At the same time, European companies are often easier to understand for me. I tend to recognize their products and services quicker and they are also often passing by in the news.
The only downside is the lack of dividend growth culture as part of the dividend policies of European companies. This means that it takes me more effort to find those European companies although I have expanded my knowledge quite a bit over the last 2 years.
Having said that, the allocation of European dividend growth stocks that I aspire to in my portfolio is a minimum of 30%.
My desired dividend portfolio allocation
Let’s have a look then at how I’ve designed my portfolio allocation strategy!
I didn’t have the chance yet to invest in all of these stocks, because some companies like Nike were so far not attractively priced. I’m just crossing my fingers for another proper dip 🤞.
|4%||1||JNJ||Johnson & Johnson||Healthcare|
|4%||1||SWX:ROG||Roche Holding AG Genussscheine||Healthcare|
|4%||1||PEP||PepsiCo Inc||Consumer Staples|
|4%||1||MSFT||Microsoft Corporation||Information Technology|
|4%||1||APPL||Apple Inc||Information Technology|
|4%||1||ETR:MUV2||Muenchener Rueckvrschrng Gslchft AG Mnch||Financials|
|4%||1||AMS:AD||Koninklijke Ahold Delhaize NV||Consumer Staples|
|4%||1||O||Realty Income Corp||REITs|
|3%||2||AMS:UNA||Unilever NV||Consumer Staples|
|3%||2||TXN||Texas Instruments||Information Technology|
|3%||2||NKE||Nike Inc||Consumer Discretionary|
|3%||2||AMS:WKL||Wolters Kluwer||Information Technology|
|3%||2||AMS:RDSA||Royal Dutch Shell Plc||Energy|
|2%||3||AMS:DSM||Koninklijke DSM N.V.||Materials|
|2%||3||EPA:BN||Danone SA||Consumer Staples|
|2%||3||OHI||Omega Healthcare Investors Inc||REITs|
|2%||3||XOM||Exxon Mobil Corporation||Energy|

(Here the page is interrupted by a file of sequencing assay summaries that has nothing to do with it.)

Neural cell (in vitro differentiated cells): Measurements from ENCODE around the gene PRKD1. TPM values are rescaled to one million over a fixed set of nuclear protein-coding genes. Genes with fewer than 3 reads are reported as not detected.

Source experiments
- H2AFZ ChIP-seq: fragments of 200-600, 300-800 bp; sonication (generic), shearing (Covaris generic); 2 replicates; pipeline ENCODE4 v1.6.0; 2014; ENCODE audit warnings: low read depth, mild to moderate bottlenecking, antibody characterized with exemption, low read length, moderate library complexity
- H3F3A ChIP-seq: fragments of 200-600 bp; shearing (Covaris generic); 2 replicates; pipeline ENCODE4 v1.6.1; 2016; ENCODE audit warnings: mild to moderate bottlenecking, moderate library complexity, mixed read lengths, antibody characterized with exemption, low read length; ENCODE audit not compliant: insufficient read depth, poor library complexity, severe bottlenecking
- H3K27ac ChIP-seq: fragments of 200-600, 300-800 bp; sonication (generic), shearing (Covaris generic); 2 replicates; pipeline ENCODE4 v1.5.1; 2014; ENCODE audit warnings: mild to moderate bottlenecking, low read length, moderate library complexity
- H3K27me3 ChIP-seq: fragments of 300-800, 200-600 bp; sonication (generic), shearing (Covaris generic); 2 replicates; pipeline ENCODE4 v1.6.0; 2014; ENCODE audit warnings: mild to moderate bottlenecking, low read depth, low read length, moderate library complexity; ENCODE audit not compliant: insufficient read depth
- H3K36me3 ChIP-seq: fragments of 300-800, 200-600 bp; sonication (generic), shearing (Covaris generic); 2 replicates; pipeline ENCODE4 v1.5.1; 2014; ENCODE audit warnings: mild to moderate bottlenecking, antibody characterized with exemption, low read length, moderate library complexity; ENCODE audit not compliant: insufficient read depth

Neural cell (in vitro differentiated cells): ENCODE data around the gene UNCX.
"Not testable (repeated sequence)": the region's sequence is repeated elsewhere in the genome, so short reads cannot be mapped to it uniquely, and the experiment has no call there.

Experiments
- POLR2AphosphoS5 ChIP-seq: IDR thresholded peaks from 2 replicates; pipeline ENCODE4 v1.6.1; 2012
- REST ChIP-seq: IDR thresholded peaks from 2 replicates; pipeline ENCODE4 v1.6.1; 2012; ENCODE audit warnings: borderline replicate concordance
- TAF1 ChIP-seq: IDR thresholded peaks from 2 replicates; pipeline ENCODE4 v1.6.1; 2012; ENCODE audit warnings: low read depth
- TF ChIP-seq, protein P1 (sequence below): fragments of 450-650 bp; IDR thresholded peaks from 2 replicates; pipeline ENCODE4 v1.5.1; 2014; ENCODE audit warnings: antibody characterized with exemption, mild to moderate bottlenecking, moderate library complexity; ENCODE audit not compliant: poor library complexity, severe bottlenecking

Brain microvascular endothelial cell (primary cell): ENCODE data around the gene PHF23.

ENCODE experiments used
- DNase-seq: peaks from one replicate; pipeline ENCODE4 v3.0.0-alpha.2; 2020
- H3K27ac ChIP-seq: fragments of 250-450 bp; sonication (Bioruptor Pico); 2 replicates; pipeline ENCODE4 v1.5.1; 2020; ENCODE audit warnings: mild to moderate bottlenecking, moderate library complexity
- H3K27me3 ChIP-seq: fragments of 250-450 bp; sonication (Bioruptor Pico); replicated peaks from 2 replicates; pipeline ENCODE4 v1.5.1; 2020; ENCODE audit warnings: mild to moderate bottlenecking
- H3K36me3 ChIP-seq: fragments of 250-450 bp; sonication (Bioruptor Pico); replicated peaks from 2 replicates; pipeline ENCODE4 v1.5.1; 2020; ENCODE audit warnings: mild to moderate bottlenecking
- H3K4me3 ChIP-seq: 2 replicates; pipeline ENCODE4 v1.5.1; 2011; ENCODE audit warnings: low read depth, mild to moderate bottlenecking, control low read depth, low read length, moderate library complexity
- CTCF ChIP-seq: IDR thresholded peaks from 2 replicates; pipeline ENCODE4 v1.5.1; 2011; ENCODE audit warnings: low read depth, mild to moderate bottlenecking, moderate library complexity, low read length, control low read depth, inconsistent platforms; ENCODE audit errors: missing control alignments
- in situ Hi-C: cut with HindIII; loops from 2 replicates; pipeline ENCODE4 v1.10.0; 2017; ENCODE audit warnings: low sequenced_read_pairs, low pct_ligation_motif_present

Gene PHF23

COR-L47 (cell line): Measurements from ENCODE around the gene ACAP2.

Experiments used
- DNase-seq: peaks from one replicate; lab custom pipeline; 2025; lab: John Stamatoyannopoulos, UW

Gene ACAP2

|2%||3||INTC||Intel Corp||Information Technology|
|2%||3||HSY||Hershey Co||Consumer Staples|
|2%||3||AMS:ASML||ASML NV||Information Technology|
|1%||4||SBUX||Starbucks Corporation||Consumer Discretionary|
|1%||4||BMY||Bristol Myers SquibB||Healthcare|
|1%||4||BHP||BHP Group PLC||Materials|
|1%||4||DLR||Digital Realty Trust||REITs|
|1%||4||BME:REE||Red Electrica Corporacion SA||Utilities|
|0 Extra||4||HPQ||HP Inc||Information Technology|
|0 Extra||4||SBUX||Starbucks||Consumer Discretionary|
|0 Extra||4||TROW||T-Row Price Group||Financials|
|0 Extra||4||AMS:ASRNL||ASR Nederland||Financials|
If you would like to have some more stock inspiration, then feel free to have a look at the following articles:
As mentioned before, the 40 stocks listed above are not something fixed. I review and reassess my portfolio on a regular basis, so feel free to recommend new stocks to me.
So far, this allocation strategy has been working for me. It is easier to monitor and follow a pre-defined set of stocks and it helps me to eliminate the noise. At the same time, it allows me to study the stocks at my own pace so that I am prepared to double down once a stock trades at a very attractive price.
This is how I was able to accumulate a full position in ABBV in 2017 very rapidly when there was quite some negativity around the stock. Hence, doing your homework is already half of the job!
This concludes my approach to my dividend portfolio allocation strategy.
I’m very interested to hear from you now. What do you think about my allocation strategy? Is there something that you would do differently? Do you share overlap with my aspired portfolio? Any stock ideas?
I hope this was helpful and that it will help you in designing your own dividend growth portfolio.
Just let me know and feel free to leave your question/feedback in the comment section.
European Dividend Growth Investor
Change Log – Dividend portfolio allocation strategy
- 1 January 2020: Initial creation of this page
- 8 May 2020: Updates, read more.
- 4 June 2022: Updates, read more.